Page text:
Individuals who organize and assume the risks of a business
  • Bidwell, Robert E. - Business management and turnaround specialist, author, professor
  • Branson, Richard - Founder and chairman of Virgin Group, Ltd.
  • Cobden, Richard - Nineteenth century British politician, leading proponent of free trade
  • Cuban, Mark - American entrepreneur, owner of the Dallas Mavericks and other businesses
  • Frezza, William A. - Founder and President of Wireless Computing Associates, General Partner in Adams Capital Management
  • Fylstra, Daniel H. - President of Frontline Systems, founder of VisiCorp
  • Garvey, Olive W. - American businesswoman, chairman of the board of Garvey, Inc.
  • Hancock, John - Signer of the U.S. Declaration of Independence, president of the Second Continental Congress
  • Johnson, Gary E. - 2016 and 2012 Libertarian Party U.S. presidential candidate, former governor of New Mexico (1995-2003)
  • Koch, David - Executive VP of Koch Industries, 1980 Libertarian Vice Presidential candidate
  • Mackey, John - Founder, Chairman of the Board and CEO of Whole Foods Market, Inc.
  • Morris, Robert - Signer of the U.S. Declaration of Independence, Articles of Confederation and Constitution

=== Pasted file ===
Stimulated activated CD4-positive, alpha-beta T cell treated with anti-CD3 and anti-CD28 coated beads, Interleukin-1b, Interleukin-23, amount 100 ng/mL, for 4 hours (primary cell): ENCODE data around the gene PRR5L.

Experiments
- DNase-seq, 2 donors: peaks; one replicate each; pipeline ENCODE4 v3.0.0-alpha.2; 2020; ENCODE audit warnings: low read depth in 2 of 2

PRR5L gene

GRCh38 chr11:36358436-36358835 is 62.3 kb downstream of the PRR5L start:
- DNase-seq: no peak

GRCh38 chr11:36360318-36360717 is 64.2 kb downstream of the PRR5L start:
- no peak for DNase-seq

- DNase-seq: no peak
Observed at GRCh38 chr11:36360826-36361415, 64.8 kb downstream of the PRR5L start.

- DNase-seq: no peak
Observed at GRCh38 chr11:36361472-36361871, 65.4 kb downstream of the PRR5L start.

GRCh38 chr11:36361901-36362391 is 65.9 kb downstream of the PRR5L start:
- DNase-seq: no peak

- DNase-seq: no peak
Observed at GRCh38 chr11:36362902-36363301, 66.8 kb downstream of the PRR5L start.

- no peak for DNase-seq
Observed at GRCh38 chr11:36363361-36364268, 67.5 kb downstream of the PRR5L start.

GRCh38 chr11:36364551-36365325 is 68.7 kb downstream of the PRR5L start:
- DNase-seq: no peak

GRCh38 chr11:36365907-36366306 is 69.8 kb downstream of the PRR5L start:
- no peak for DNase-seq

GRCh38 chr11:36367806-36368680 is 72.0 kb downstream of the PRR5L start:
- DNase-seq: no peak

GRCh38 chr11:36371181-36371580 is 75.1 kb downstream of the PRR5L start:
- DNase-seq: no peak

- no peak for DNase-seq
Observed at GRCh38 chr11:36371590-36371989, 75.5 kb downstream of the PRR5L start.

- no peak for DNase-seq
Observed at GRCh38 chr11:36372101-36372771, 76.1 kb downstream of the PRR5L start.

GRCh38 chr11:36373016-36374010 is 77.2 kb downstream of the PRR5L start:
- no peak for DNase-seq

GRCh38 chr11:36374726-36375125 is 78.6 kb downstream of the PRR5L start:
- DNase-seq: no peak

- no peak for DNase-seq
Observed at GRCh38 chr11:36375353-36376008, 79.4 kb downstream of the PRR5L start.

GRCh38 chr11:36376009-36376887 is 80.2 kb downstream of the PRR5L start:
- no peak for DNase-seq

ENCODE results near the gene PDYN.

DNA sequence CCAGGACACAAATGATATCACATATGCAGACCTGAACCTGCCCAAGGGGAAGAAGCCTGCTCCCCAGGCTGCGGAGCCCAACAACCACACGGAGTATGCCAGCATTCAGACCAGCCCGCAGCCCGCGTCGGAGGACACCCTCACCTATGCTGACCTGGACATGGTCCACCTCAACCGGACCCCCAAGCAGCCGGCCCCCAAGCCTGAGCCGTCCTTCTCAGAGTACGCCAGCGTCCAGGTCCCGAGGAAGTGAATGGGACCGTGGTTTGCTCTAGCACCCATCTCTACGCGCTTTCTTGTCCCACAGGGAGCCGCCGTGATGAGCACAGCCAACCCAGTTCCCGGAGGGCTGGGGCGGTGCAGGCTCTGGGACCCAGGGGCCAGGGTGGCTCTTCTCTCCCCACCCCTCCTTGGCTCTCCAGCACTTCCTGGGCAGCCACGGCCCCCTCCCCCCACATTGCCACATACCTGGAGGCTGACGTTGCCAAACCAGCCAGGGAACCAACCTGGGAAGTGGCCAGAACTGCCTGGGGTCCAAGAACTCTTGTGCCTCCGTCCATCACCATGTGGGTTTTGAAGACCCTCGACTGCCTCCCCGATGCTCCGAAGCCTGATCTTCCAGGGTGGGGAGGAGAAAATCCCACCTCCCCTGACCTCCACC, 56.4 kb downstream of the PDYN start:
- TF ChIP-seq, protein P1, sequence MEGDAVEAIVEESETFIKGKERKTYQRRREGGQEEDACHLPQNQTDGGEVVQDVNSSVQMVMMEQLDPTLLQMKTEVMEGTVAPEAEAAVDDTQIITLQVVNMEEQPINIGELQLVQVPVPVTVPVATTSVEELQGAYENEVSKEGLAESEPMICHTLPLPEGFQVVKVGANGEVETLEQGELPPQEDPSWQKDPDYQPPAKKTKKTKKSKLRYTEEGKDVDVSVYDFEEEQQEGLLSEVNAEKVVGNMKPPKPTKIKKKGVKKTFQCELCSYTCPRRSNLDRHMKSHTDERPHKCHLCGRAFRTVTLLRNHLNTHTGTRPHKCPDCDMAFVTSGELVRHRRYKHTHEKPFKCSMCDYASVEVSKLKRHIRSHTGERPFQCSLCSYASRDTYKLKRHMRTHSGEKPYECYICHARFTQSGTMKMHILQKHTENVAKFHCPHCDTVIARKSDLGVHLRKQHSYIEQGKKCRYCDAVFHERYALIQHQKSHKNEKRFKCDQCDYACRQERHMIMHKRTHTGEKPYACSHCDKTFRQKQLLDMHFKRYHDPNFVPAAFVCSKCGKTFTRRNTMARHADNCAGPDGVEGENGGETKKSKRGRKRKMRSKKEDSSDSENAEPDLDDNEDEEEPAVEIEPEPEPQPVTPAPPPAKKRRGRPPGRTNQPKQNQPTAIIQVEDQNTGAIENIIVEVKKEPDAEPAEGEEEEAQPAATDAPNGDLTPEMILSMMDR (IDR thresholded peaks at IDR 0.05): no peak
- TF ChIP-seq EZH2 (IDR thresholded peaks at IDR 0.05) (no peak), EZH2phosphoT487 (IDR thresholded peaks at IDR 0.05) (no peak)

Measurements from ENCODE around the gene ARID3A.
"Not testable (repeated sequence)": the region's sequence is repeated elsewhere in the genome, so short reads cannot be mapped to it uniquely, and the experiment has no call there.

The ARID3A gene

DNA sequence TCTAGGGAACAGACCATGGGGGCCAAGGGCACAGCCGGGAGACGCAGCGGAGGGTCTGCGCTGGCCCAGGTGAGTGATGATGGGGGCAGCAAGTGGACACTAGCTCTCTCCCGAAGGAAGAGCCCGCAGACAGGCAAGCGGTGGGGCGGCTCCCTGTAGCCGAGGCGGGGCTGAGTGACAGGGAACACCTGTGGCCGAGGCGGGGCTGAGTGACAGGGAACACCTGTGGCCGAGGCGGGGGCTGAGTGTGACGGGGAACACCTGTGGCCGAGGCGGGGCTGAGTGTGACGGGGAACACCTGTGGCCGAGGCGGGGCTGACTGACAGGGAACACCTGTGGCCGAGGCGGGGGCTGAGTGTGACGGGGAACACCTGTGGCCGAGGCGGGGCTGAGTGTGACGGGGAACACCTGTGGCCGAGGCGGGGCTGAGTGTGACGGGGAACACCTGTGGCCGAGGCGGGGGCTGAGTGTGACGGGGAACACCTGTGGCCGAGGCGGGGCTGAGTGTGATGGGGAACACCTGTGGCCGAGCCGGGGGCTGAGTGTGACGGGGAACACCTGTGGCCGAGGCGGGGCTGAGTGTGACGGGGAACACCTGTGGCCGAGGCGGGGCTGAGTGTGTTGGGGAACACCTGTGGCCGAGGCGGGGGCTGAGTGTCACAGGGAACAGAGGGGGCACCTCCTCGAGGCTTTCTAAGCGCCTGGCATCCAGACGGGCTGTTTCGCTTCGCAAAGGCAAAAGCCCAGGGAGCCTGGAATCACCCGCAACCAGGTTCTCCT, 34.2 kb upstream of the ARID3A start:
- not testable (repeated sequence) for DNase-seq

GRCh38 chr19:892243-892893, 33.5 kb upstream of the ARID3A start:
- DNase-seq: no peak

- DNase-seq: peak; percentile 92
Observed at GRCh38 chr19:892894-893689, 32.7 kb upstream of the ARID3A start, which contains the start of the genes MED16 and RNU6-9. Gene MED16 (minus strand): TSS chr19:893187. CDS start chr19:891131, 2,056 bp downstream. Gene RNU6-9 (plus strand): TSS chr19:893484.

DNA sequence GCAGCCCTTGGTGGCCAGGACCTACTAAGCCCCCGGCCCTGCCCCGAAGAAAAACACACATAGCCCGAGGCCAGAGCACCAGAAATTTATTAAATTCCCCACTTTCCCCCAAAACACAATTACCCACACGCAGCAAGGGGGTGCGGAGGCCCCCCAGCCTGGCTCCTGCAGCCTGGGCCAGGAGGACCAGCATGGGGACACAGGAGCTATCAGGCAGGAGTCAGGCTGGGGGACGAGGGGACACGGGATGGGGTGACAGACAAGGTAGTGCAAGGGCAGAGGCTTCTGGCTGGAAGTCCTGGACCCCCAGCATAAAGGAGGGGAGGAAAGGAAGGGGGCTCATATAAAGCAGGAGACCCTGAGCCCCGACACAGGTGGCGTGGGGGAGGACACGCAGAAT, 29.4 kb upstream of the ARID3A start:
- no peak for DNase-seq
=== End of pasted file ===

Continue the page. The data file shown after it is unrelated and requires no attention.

• Rodgers, T. J. - Co-founder and CEO of Cypress Semiconductor Corp.
  • Root, Wayne Allyn - Sports handicapper, co-founder, chairman and CEO of GWIN Inc.
  • Thiel, Peter A. - Co-founder and former CEO of PayPal
  • Tiemann, Michael - Co-founder of Cygnus Solutions; Vice President, Open Source Affairs for Red Hat Inc.

Articles

Cantillon for Laymen, by Karen De Coster, Mises Daily, 7 Jun 2006
"... throughout the Essai, there are at least 110 separate references to the word 'entrepreneur' .... This term is thought to have been first used by Cantillon ... Cantillon visualizes the entrepreneur as being a risk-taker, dealing with uncertain returns in a market where prices and quantities are non-fixed and unknown."
Related Topic: Richard Cantillon
Talkers versus doers, by Thomas Sowell, 9 Jun 2004
"Why can't the talkers leave the doers alone? Perhaps it is because that would leave the talkers on the sidelines, with their uselessness being painfully obvious to all, instead of being in the limelight and 'making a difference' — even if that difference is usually negative."
Talkers versus doers, Part II, by Thomas Sowell, 10 Jun 2004
"The fact that benefits have costs means that those who create these benefits are tempting targets for accusations from those who know how to dramatize the costs. ... most people have not been taught to weigh costs against benefits or to subject hot rhetoric to cold logic."